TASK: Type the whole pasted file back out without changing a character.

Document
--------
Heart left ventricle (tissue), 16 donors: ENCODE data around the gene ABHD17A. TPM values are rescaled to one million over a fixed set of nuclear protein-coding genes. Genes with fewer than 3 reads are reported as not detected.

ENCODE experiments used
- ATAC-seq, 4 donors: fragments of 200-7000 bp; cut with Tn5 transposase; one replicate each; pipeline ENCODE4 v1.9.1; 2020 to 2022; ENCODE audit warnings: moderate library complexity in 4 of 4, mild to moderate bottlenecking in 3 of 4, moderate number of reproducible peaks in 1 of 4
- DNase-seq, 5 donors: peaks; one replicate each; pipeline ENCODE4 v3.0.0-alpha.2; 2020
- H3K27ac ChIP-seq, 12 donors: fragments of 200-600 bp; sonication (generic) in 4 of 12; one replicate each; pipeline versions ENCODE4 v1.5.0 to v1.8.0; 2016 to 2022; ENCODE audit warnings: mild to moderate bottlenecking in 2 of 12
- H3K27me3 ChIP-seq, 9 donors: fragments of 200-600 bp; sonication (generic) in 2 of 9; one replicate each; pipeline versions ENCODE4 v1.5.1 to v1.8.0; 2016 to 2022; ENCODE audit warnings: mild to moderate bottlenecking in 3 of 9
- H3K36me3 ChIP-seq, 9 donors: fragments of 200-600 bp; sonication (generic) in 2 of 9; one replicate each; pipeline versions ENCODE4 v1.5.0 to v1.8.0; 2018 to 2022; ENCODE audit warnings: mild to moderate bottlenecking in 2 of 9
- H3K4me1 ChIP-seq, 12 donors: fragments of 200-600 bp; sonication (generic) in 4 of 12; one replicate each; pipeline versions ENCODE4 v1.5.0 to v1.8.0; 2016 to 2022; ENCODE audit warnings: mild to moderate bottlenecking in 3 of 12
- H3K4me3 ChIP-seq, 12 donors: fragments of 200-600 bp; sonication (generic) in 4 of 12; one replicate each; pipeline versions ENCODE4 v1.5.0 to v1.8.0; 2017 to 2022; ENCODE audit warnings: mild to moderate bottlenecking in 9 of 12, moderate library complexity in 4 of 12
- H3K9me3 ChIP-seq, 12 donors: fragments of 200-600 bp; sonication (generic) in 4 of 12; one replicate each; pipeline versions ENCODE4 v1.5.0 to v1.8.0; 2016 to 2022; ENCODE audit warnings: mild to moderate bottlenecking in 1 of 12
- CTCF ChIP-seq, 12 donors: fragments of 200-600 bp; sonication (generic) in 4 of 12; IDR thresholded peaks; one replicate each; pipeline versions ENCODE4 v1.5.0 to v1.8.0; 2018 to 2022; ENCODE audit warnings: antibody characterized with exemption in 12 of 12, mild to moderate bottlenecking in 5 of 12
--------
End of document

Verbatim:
Heart left ventricle (tissue), 16 donors: ENCODE data around the gene ABHD17A. TPM values are rescaled to one million over a fixed set of nuclear protein-coding genes. Genes with fewer than 3 reads are reported as not detected.

ENCODE experiments used
- ATAC-seq, 4 donors: fragments of 200-7000 bp; cut with Tn5 transposase; one replicate each; pipeline ENCODE4 v1.9.1; 2020 to 2022; ENCODE audit warnings: moderate library complexity in 4 of 4, mild to moderate bottlenecking in 3 of 4, moderate number of reproducible peaks in 1 of 4
- DNase-seq, 5 donors: peaks; one replicate each; pipeline ENCODE4 v3.0.0-alpha.2; 2020
- H3K27ac ChIP-seq, 12 donors: fragments of 200-600 bp; sonication (generic) in 4 of 12; one replicate each; pipeline versions ENCODE4 v1.5.0 to v1.8.0; 2016 to 2022; ENCODE audit warnings: mild to moderate bottlenecking in 2 of 12
- H3K27me3 ChIP-seq, 9 donors: fragments of 200-600 bp; sonication (generic) in 2 of 9; one replicate each; pipeline versions ENCODE4 v1.5.1 to v1.8.0; 2016 to 2022; ENCODE audit warnings: mild to moderate bottlenecking in 3 of 9
- H3K36me3 ChIP-seq, 9 donors: fragments of 200-600 bp; sonication (generic) in 2 of 9; one replicate each; pipeline versions ENCODE4 v1.5.0 to v1.8.0; 2018 to 2022; ENCODE audit warnings: mild to moderate bottlenecking in 2 of 9
- H3K4me1 ChIP-seq, 12 donors: fragments of 200-600 bp; sonication (generic) in 4 of 12; one replicate each; pipeline versions ENCODE4 v1.5.0 to v1.8.0; 2016 to 2022; ENCODE audit warnings: mild to moderate bottlenecking in 3 of 12
- H3K4me3 ChIP-seq, 12 donors: fragments of 200-600 bp; sonication (generic) in 4 of 12; one replicate each; pipeline versions ENCODE4 v1.5.0 to v1.8.0; 2017 to 2022; ENCODE audit warnings: mild to moderate bottlenecking in 9 of 12, moderate library complexity in 4 of 12
- H3K9me3 ChIP-seq, 12 donors: fragments of 200-600 bp; sonication (generic) in 4 of 12; one replicate each; pipeline versions ENCODE4 v1.5.0 to v1.8.0; 2016 to 2022; ENCODE audit warnings: mild to moderate bottlenecking in 1 of 12
- CTCF ChIP-seq, 12 donors: fragments of 200-600 bp; sonication (generic) in 4 of 12; IDR thresholded peaks; one replicate each; pipeline versions ENCODE4 v1.5.0 to v1.8.0; 2018 to 2022; ENCODE audit warnings: antibody characterized with exemption in 12 of 12, mild to moderate bottlenecking in 5 of 12